Tuesday, August 4, 2009

Top Ten Adventure Modules

I am a bit of a perfectionist by nature…and I don’t mean that in the good way. I mean it in a “sometimes stalled to the point of inaction because of wanting things to be perfect way.” Sometimes referred to as the Virgoan “Analysis Paralysis” (you perfectionist Virgos out there know what I’m talking about).

Anyway, it makes it hard for me to do Top Ten lists.

But I’m pretty sure I’ve got this one nailed down. I’ve played, owned, and read many modules over the years…more than 40, and that’s only counting D&D modules (I’ve owned/played many TSR adventure modules from Boot Hill, Star Frontiers, Marvel Superheroes, Gamma World, and Top Secret). For the purpose of this list, it only includes:

1 – D&D adventure modules
2 – Modules that I have actually run as a DM
3 – Modules that were published as modules (not Dragon/Dungeon magazine adventures)

The first consideration is necessary to cut down on the number of modules for review…I’d have to add at least another two dozen modules to the mix if I looked at non-D&D modules, and anyway comparing D&D to non-D&D is comparing apples to oranges as far as I’m concerned.

The second consideration is only fair…I may like how, say, Return to White Plume Mountain looks and reads, but since I’ve never run it, I can’t really judge how it plays. The adventures on this list are ones that I wouldn’t mind playing AGAIN. Likewise, while I have played in some modules that I haven’t owned/read, these ones are NOT being considered as I have no idea how far the DM may have deviated from the adventure…in other words, I don’t know if my enjoyment (or lack thereof) is a product of the DM’s technique or of the adventure design.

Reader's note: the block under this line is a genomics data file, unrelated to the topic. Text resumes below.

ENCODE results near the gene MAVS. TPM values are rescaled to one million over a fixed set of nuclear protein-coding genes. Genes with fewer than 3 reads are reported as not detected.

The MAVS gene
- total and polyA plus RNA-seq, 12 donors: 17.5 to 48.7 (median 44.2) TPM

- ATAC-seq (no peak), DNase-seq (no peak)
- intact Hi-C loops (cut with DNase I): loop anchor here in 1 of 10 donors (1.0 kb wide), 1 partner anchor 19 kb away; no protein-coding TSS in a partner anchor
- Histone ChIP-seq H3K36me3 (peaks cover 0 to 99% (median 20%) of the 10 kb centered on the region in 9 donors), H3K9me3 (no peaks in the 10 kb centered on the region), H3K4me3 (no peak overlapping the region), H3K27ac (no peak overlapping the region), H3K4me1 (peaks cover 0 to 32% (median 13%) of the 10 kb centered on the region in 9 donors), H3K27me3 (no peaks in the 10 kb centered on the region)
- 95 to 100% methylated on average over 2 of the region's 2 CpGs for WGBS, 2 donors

The third consideration is obvious. However, let it be known that my “modules” include only their original published form as I purchased them, NOT “super-modules” where individual modules were later compiled. There are a couple exceptions to this: modules published together (G1-3, D1-2) are considered as a single module. And modules not released in any other fashion (T2-4) are considered as single modules.

So after much careful deliberation (and scratching out and re-writing) and without further ado, here’s my new Top Ten list:

TOP TEN ADVENTURE MODULES

10. C2: Hidden Shrine of Tamochan
9. I2: Tomb of the Lizard King
8. I4: Oasis of the White Palm
7. D1-2: Descent into the Depths of the Earth
6. B2: The Keep on the Borderlands
5. X1: The Isle of Dread
4. S1: Tomb of Horrors
3. Q1: Queen of the Demonweb Pits
2. I1: Dwellers of the Forbidden City
1. S2: White Plume Mountain



The #1 module may come as little surprise to some, seeing as how this blog is named after one of White Plume Mountain's iconic magical artifacts. However, I was a bit surprised. I actually prefer the “flavor” of Dwellers of the Forbidden City (as well as the writing) so much that in the end I had to ask myself, ‘if given a choice between I1 and S2, which would you rather run right here, right now?’ As I’ve said before, S2 is such a great example of economy of design as well as a showcase of what D&D is all about (weird magic, monsters, tricks & traps) that I can’t knock it down from #1. But it was close.